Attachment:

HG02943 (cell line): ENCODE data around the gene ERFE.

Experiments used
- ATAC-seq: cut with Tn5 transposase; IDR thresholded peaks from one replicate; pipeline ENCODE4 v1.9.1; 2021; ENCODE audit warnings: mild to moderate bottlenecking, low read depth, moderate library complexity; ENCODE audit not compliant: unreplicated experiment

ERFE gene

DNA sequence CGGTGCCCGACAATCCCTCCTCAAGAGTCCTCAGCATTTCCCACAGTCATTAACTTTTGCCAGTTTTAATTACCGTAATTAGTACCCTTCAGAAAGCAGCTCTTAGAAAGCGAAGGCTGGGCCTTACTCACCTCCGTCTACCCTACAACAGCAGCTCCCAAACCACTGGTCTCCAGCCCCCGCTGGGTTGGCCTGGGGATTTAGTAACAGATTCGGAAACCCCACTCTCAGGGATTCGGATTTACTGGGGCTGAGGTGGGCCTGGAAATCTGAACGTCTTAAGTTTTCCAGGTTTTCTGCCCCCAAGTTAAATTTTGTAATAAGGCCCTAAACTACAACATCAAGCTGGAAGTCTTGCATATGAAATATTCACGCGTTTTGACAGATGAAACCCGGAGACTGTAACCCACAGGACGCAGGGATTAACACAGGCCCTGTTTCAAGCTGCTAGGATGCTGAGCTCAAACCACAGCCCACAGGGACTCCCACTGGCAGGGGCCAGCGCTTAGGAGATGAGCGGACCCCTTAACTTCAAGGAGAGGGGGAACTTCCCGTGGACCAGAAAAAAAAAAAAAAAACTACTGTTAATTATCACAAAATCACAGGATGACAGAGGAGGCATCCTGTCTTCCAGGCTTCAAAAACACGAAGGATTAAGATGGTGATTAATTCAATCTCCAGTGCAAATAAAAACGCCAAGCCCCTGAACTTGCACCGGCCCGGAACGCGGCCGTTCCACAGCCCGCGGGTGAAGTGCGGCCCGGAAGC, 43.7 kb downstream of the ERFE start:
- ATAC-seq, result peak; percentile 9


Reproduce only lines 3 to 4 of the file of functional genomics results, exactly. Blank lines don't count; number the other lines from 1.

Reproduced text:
- ATAC-seq: cut with Tn5 transposase; IDR thresholded peaks from one replicate; pipeline ENCODE4 v1.9.1; 2021; ENCODE audit warnings: mild to moderate bottlenecking, low read depth, moderate library complexity; ENCODE audit not compliant: unreplicated experiment

ERFE gene